Writing Lab Sentence Fragments Sentence Fragments A sentence

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Writing Lab Sentence Fragments

Writing Lab Sentence Fragments

Sentence Fragments • A sentence fragment is an incomplete construction which may or may

Sentence Fragments • A sentence fragment is an incomplete construction which may or may not have a subject and a verb. • Specifically, a fragment is a group of words pretending to be a sentence. It is punctuated and capitalized as if it were a sentence, and it may even have a subject and a verb.

Sentence Fragments cont. • Although sentence fragments are common, fragments are usually unacceptable in

Sentence Fragments cont. • Although sentence fragments are common, fragments are usually unacceptable in academic and professional writing. • Some fragments are intentional. Skillful writers use them for emphasis, for answers to questions, for transitions, for exclamations, and for advertising jingles. • Since writers and readers do not always agree on when fragments are intentional, it is always safer to write in complete sentences.

Dependent Clause • The dependent clause is one of the most common sentence fragments.

Dependent Clause • The dependent clause is one of the most common sentence fragments. Although a dependent clause has a subject and a verb, it is always introduced by a subordinating conjunction (as, as if, although, since, because, while, until, before, if, when) or a relative pronoun (who, which, that) and thus cannot be treated as a complete thought.

Correcting Fragments • Join a dependent clause to an independent clause, or make the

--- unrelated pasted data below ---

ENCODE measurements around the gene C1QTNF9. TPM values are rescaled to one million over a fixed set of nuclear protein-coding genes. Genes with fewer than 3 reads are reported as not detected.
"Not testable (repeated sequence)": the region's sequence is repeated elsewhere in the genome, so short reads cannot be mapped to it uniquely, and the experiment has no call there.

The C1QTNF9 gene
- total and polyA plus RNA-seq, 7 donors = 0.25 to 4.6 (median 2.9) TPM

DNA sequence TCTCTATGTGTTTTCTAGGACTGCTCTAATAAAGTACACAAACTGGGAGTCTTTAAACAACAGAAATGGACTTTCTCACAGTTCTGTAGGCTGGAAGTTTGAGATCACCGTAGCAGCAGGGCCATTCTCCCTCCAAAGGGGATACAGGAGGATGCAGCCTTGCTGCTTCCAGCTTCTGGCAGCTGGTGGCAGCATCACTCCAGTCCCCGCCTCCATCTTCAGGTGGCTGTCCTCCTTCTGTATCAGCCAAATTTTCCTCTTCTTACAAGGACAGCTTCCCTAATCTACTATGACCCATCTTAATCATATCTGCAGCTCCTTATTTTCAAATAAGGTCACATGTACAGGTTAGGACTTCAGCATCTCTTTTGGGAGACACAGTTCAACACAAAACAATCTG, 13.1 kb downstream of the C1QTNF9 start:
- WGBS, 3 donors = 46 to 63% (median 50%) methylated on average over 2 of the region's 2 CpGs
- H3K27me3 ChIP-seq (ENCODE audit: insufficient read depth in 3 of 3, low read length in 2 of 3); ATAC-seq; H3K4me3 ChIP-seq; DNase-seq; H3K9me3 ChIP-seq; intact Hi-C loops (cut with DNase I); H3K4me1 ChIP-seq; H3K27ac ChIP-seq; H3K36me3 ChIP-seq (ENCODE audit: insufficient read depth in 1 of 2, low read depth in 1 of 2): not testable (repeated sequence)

Correcting Fragments • Join a dependent clause to an independent clause, or make the dependent clause into an independent one. • Incorrect: The study showed that many employees eventually begin to neglect their duties. Because they become bored with their jobs. • Correct: The study showed that many employees eventually begin to neglect their duties because they become bored with their jobs.

Let’s Practice! • Incorrect: The two girls next door, although they mean well and

Let’s Practice! • Incorrect: The two girls next door, although they mean well and do not realize that their constant borrowing of sugar, eggs, and milk and their inquisitiveness about everyone else in the apartment complex. • Correct: The two girls next door, although they mean well and do not realize that their constant borrowing of sugar, eggs, and milk and their inquisitiveness about everyone else in the apartment complex are annoying, are, fortunately, quiet.

Let’s Practice! cont. • Incorrect: Marcy was excited about working in Washington. But was

Let’s Practice! cont. • Incorrect: Marcy was excited about working in Washington. But was also somewhat apprehensive. • Correct: Marcy was excited about working in Washington but was also somewhat apprehensive. • Incorrect: Dorothy and her friends went to Emerald City. Singing and Dancing down Yellowbrick Road. • Correct: Singing and dancing down Yellowbrick Road, Dorothy and her friends went to Emerald City.

Let’s Practice! cont. 2 • Incorrect: His immediate aim in life is centered around

Let’s Practice! cont. 2 • Incorrect: His immediate aim in life is centered around two things. Becoming an engineer and learning to fly an airplane. • Correct: His immediate aim in life is centered around two things, becoming an engineer and learning to fly an airplane. • Incorrect: You should not make such statements; although they are correct. • Correct: You should not make such statements, although they are correct.

Let’s Practice! cont. 3 • Incorrect: Not for all the tea in China. I

Let’s Practice! cont. 3 • Incorrect: Not for all the tea in China. I won’t do it. • Correct: I won’t do it for all the tea in China. • Incorrect: I categorically refuse to abide by these ridiculous rules. Whether you like it or not. • Correct: I categorically refuse to abide by these ridiculous rules whether you like it or not.

That’s all, folks! • This lesson is part of the UWF Writing Lab Grammar

That’s all, folks! • This lesson is part of the UWF Writing Lab Grammar Mini-Lesson Series • Lessons adapted from Real Good Grammar, Too by Mamie Webb Hixon • To find out more, visit the Writing Lab’s website where you can take a self-scoring quiz corresponding to this lesson